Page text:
Saturday, July 08, 2006

Segerstedt-Wiberg and Others v. Sweden

European Court of Human Rights (ECtHR), June 6, 2006.

ECtHR recenly delivered decision in case of Segerstedt-Wiberg and Others v. Sweden regarding alleged violation of various Convention rights. The applicants are Swedish nationals who made unsuccessful requests to view records held on them by the Swedish Security Police. Their requests were refused on the ground that making them available might threaten national security or hinder police activities. The police and courts relied on Chapter 5, section 1(2), of the 1980 Secrecy Act. The applicants, relied on the following provision of European Convention on Human Rights: Article 8 of(right to respect for private life), Article 10 (freedom of expression), Article 11 (freedom of assembly and association) and Article 13 (right to an effective remedy).

With regard to alleged violation of Article 8 and the storage of applicants’ information, the Court held that the storage of the information had a legal basis under the 1998 Police Data Act. In addition, the scope of the discretion conferred on the competent authorities and the manner of its exercise was indicated with sufficient clarity. The Court also accepted that the storage of the information in question pursued legitimate aims, namely the prevention of disorder or crime, in the case of Segerstedt-Wiberg, and the protection of national security, for the other applicants. The Court concluded that the continued storage of the information that had been released was necessary concerning Segerstedt-Wiberg, but not for any of the remaining applicants. In terms of the refusal to grant full access to the information, the Court held that Sweden was entitled to consider national security interests and the fight against terrorism over the interests of the applicants.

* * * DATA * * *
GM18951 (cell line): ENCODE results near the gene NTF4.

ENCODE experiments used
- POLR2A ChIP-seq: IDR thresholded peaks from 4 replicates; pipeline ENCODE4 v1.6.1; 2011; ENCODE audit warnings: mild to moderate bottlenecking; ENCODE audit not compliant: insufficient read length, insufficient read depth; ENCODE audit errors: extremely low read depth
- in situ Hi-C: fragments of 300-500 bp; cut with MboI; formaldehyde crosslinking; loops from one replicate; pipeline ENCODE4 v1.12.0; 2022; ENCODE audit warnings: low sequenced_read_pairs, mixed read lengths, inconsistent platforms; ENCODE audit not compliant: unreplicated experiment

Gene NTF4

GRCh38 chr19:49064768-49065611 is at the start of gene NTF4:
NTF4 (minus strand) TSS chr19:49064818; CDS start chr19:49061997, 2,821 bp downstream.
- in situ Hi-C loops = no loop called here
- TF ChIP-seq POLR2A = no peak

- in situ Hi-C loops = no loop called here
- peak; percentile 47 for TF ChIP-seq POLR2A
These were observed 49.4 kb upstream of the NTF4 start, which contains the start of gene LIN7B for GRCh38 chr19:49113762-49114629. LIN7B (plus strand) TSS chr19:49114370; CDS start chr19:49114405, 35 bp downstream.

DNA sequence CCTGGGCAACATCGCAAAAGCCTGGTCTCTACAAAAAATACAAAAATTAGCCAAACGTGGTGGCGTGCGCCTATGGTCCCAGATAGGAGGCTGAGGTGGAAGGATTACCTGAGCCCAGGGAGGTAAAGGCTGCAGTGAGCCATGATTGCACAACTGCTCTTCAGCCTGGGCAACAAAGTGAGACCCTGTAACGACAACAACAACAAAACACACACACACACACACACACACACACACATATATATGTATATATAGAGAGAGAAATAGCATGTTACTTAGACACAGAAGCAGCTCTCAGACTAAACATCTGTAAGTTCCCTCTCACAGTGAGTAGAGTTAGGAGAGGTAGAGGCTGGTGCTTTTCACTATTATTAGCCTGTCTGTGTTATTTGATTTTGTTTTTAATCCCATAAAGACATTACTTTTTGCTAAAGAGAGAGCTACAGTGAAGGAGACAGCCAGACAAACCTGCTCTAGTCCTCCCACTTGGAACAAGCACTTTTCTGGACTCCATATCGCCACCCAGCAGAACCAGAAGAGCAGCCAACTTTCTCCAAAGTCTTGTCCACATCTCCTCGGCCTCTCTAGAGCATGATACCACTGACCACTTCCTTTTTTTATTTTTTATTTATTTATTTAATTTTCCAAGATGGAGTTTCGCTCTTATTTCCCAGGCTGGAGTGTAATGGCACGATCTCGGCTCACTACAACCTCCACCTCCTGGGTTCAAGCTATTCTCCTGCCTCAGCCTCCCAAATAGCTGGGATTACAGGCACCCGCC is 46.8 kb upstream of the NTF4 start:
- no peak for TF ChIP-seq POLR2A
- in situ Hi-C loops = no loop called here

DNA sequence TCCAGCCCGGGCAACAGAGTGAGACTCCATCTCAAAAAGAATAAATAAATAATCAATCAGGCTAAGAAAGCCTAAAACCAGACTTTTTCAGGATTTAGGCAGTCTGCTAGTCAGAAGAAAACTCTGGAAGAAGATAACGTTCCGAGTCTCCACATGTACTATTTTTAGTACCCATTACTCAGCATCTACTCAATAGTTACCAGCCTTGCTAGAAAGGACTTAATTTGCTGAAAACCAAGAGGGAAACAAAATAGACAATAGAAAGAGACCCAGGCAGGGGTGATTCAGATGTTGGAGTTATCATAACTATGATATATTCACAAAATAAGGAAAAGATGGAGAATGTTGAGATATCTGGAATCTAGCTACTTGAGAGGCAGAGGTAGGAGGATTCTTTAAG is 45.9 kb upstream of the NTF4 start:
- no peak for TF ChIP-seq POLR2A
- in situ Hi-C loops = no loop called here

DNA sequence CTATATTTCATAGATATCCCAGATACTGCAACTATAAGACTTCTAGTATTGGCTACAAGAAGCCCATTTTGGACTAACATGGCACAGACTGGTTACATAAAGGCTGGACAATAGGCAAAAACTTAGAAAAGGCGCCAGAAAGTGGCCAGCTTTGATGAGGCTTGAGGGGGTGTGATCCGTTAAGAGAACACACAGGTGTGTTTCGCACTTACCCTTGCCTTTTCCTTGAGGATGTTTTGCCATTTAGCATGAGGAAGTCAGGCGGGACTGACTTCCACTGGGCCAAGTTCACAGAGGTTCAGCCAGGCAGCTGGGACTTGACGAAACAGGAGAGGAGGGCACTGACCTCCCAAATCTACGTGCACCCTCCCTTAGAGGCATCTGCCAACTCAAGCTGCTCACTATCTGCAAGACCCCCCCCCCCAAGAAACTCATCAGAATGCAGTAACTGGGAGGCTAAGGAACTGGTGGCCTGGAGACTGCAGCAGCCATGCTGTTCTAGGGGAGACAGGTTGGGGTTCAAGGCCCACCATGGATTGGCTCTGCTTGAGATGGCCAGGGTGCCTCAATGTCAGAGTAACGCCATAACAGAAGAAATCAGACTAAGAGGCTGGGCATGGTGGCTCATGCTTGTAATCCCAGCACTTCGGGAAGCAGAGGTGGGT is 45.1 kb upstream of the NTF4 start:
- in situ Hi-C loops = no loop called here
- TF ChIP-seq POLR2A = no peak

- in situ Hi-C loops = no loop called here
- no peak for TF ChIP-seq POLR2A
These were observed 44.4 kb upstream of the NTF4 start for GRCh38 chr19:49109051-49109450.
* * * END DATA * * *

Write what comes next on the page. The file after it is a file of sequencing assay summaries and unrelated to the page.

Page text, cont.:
With regard to alleged violation of Articles 10 and 11, the Court considered that the storage of personal data related to political opinion, affiliations and activities that had been deemed unjustified for the purposes of Article 8 constituted an unjustified interference with the rights protected by Articles 10 and 11 concerning all the applicants, except Segerstedt-Wiberg.

Regarding violation of Article 13 and the applicants’ access to an effective remedy, the Court observed that the Swedish Parliamentary Ombudsman and Chancellor of Justice could receive individual complaints and had a duty to investigate them to ensure that the relevant laws had been properly applied. However, they lacked the power to render a legally-binding decision. Therefore, the court found neither remedy, considered on its own, to be effective within the meaning of Article 13 for all of the applicants. Under Article 41 of the Convention (just satisfaction) the Court awarded 3,000 EUR to Segerstedt-Wiberg, 7,000 EUR to Nygren and Schmid, and 5,000 EUR to Ehnebom and Frejd for non-pecuniary damage. The Court also awarded 20,000 EUR, jointly, for costs and expenses.

Decision is available here.


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